Dulé Hill

He started as a tapper, graduated to White House aide and now gallivants around Santa Barbara as a maladroit, mildly self-delusional detective.

That would be Dulé Hill, who at 36 is already a veteran of several hit Broadway musicals, a much-admired long-running TV show and the co-star of an ongoing popular TV series. Now he’s back on the Great White Way in a play called Stick Fly due to have its opening night on December 8. It’s being produced by Alicia Keys and centers on a weekend when two adult sons in an affluent African American family—Hill plays one of the sons—bring their girlfriends to meet the parents at their summer home in Martha’s Vineyard. The play won critical acclaim and numerous awards in previous productions.

For a Saturday interview, Hill first admits sheepishly that he’s “a little under the weather” and therefore hoarse. “I do apologize,” he adds with an old-fashioned politeness bordering on courtliness. He’s every bit as thoughtful as Charlie Young, personal aide to President Josiah Bartlet (Martin Sheen), the character he portrayed in NBC’s prestigious The West Wing from 1999 to 2006.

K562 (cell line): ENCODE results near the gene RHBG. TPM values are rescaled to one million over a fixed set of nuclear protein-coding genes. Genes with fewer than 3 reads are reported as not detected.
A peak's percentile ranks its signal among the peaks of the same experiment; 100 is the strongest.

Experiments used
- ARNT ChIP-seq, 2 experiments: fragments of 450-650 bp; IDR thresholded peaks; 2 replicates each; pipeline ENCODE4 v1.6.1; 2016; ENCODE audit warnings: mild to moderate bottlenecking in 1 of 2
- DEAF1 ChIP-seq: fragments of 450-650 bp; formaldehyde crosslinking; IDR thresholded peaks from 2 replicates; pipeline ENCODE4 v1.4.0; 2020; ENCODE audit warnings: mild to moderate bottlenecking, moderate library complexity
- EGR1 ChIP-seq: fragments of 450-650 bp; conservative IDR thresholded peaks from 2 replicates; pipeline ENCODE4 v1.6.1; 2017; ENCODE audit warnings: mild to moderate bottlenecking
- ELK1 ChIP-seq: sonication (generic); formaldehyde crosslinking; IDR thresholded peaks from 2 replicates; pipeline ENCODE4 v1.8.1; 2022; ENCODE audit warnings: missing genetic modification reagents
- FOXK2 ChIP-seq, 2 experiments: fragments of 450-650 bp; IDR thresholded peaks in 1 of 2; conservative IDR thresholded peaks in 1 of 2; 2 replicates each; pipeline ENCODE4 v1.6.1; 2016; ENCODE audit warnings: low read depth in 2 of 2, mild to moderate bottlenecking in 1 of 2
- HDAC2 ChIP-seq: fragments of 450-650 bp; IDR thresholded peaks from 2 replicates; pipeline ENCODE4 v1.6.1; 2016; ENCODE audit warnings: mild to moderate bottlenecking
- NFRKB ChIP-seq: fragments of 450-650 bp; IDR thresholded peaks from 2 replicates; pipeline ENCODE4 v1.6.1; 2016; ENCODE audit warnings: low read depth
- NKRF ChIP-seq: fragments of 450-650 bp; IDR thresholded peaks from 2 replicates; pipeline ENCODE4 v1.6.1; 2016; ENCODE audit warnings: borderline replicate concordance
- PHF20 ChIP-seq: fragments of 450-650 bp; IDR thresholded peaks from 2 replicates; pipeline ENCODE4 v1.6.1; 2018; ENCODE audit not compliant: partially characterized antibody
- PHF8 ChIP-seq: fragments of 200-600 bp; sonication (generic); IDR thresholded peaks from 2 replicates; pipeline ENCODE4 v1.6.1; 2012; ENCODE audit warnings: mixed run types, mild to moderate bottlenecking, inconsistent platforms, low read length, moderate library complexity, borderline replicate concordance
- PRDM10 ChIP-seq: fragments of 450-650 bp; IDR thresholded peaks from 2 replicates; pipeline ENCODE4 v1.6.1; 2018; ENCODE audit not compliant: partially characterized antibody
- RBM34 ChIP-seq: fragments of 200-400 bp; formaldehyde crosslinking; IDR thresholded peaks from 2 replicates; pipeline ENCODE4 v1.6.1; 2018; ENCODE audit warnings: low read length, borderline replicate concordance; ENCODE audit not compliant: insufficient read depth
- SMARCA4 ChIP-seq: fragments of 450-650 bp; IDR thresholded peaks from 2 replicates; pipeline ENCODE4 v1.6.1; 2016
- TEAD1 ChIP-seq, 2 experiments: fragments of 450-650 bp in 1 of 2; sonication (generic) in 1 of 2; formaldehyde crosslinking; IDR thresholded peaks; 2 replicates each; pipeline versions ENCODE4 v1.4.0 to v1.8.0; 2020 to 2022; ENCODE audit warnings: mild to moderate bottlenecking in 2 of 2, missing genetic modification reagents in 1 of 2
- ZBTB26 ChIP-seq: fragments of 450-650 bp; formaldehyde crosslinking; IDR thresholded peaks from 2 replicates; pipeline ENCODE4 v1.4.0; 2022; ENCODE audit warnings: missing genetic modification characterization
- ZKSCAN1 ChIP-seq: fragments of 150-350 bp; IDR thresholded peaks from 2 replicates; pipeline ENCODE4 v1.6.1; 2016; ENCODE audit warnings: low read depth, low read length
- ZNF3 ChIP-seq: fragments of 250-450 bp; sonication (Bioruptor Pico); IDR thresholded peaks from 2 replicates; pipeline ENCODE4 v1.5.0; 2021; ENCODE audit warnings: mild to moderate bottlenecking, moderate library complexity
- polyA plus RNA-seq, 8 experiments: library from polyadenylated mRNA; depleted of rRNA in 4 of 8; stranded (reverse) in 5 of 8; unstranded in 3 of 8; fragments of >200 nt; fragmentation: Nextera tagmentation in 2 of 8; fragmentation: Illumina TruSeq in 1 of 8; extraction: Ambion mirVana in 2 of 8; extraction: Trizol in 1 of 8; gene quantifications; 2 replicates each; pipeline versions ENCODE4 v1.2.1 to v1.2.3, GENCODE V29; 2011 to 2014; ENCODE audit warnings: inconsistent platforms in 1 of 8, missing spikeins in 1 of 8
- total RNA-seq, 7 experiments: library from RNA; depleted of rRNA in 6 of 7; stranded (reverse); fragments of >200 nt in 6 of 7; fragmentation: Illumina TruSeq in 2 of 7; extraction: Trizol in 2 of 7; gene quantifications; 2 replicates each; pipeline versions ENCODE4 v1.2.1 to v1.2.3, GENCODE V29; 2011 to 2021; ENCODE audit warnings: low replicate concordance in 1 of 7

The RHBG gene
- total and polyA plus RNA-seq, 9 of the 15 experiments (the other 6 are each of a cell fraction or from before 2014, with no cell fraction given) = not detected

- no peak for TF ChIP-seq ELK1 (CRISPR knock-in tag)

What a jump it was—for viewers at least—from serious Charlie to his current character, the often-goofy Burton “Gus” Guster. Gus is the loyal sidekick of Shawn Spencer, a fake-psychic detective portrayed by James Roday, on USA Network’s whimsical Psych, now in its sixth season. Gus (who like Charlie has his own lengthy Wikipedia entry) is an intelligent young man who aims to be respectable, brave and cool but repeatedly gets drawn into Shawn’s outlandish schemes to solve crimes—usually to the detriment of his pride. In one episode, he dresses up as Count Blacula (sinister star of a horror film), but everyone mistakes him for Count Chocula (cartoon character on a cereal box). Poor Gus hardly ever gets the girl—and when he does, the relationship always ends quickly.